Collards & Kale
Brassica oleracea variety acephala
- Plant family: Brassicaceae (Cabbage)
- Season: Cool
- Life Cycle: Biennial, but grown as an Annual
- Seed to first harvest: 50-70 days
Spinach & Swiss Chard
Spinacia oleracea and Beta vulgaris
- Plant family: Chenopodiaceae (Beet)
- Season: Cool
- Life Cycle: Biennial, but grown as an Annual
- Seed to first harvest: 40-60 days
Collards and kale are both members of the Brassicaceae family, also known as the cabbage family, which includes other cool-season cole crops like cabbage, broccoli, Brussels sprouts, cauliflower, and radish (see Figure 1). However, collards and kale are distinct from much of the cabbage family since they do not form heads; instead, their leaves are harvested.
The Latin name for the variety of collards and kale, acephala, actually means “without a head” and can be considered “primitive” or “original” cabbages that have been produced for thousands of years. These leafy greens are thought to be native to the eastern Mediterranean and Asia Minor, and have been recorded as produced by the early Greeks and Romans, who likely introduced them into Western Europe around 400 B.C. Kale was first mentioned in 200 B.C. In 1669, kale and collards were recorded in the U.S. Today, collards are very common in the South as a cool season crop. See Figure 3.
Spinach and Swiss chard are both members of the Chenopodiaceae family, also known as the beet or Goosefoot family, which also includes beets, quinoa, and lambsquarters (see Figure 2).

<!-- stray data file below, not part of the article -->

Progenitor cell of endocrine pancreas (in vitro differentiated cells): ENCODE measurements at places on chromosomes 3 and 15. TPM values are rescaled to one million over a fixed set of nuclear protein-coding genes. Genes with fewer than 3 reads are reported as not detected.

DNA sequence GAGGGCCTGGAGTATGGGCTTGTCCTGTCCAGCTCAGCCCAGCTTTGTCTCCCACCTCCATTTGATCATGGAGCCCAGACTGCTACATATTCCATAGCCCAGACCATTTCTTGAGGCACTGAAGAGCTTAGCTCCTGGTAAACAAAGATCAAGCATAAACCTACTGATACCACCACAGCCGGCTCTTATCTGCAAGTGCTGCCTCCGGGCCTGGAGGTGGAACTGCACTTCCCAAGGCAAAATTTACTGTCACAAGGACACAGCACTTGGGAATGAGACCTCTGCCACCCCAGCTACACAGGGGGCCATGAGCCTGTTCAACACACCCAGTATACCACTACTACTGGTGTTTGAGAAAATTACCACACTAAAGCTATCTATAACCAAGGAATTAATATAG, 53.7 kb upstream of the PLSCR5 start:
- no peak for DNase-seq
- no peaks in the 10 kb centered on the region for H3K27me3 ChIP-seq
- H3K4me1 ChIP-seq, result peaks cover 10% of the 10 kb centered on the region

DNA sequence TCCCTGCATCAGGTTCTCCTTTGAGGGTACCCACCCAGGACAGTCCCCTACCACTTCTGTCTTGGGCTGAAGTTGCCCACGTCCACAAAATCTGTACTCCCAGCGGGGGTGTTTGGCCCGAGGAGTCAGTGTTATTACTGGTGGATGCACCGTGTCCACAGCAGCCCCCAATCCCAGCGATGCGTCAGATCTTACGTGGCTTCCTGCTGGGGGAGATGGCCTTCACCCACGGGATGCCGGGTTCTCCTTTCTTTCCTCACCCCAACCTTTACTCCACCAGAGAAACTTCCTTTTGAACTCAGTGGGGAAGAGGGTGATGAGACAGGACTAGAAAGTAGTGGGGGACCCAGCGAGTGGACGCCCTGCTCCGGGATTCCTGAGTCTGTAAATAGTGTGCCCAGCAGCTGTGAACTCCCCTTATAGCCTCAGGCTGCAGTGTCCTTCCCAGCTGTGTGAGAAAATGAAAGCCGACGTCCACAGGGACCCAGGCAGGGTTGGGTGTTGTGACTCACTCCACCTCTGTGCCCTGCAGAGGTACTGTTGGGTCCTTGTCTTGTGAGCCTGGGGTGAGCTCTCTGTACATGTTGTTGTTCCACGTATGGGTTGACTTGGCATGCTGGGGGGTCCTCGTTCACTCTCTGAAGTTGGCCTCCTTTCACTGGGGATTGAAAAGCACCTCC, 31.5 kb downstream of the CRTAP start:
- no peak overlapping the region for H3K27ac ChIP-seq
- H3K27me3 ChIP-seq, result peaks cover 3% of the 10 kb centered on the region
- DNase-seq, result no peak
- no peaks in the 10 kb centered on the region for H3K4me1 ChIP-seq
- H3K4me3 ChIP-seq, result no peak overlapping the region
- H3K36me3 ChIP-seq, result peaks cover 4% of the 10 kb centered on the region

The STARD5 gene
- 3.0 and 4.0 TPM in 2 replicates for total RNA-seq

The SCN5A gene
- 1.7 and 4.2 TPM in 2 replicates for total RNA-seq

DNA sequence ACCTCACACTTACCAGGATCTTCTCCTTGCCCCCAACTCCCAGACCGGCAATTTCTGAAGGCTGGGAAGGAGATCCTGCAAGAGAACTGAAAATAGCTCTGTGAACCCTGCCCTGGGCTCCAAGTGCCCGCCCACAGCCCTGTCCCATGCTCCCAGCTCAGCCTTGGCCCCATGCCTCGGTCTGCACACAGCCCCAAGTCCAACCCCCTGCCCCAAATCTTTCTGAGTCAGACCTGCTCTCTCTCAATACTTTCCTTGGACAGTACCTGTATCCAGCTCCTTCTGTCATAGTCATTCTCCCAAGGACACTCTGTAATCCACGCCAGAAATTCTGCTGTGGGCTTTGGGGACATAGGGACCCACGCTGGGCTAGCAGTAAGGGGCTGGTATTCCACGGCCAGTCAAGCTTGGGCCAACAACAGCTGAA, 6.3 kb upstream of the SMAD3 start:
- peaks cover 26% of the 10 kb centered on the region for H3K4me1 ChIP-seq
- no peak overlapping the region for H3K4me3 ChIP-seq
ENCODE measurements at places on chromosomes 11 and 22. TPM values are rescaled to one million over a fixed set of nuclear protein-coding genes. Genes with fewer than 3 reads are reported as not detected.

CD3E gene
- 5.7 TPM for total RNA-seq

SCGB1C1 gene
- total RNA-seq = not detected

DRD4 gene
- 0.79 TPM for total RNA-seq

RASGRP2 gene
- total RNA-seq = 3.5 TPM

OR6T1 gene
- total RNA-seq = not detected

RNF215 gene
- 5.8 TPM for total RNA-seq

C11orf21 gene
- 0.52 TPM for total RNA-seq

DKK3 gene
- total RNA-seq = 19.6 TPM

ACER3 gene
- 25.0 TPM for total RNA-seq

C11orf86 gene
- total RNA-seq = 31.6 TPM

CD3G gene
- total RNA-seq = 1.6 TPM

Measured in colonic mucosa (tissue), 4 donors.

Spinach is thought to have originated in the Middle East (likely Iran). It was brought to Spain between 800-1200 A.D. by the Moors and into Europe in the 15th century. Around 1806, spinach was introduced to the U.S. It became very popular in the early 1900s, in part due to the comic strip character Popeye. Swiss chard originated in Sicily, Italy and remains popular in the Mediterranean and across Europe. After the American Civil War, Swiss chard became more popular in the U.S. See Figure 3.
These leafy greens — collards, kale, spinach, and Swiss chard — are actually biennials (the plant’s life cycle from seed to flower takes two years) but are most commonly grown as an annual crop (one season/year).
Collards and kale are heat and cold tolerant, very productive, and easy to grow leafy greens (see Figure 4). The plant’s leaves are harvested and, in cooler seasons, are particularly sweet and tender. Collards and kale are similar leafy greens, differing mainly in leaf appearance and taste. Both can be grown almost year-round. Collard varieties do not differ widely in appearance or taste, while kale varieties show more diversity in leaf color, shape, texture, and length. Kale can also be harvested as either baby leaf (ideal for salads) or full size.
Spinach is a fast-growing cool season leafy green that produces the sweetest and largest leaves during cool months and short days (see Figure 4). Varieties of spinach are fairly similar in appearance but vary in the texture of the leaves (savoyed/curled leaf or smooth).
Swiss chard is also a cool season crop and though it can usually withstand a light frost, it is not as cold hardy as the other leafy greens (see Figure 4). Swiss chard is more heat tolerant than the others and usually remains productive throughout the summer, making it a great alternative green to lettuce during the warm season. The leaves and stems are edible, and Swiss chard varieties have stunningly colored stems. “Rainbow” chard (or Bright Lights variety) is very popular due to its array of colors (gold, pink, orange, purple, red, white).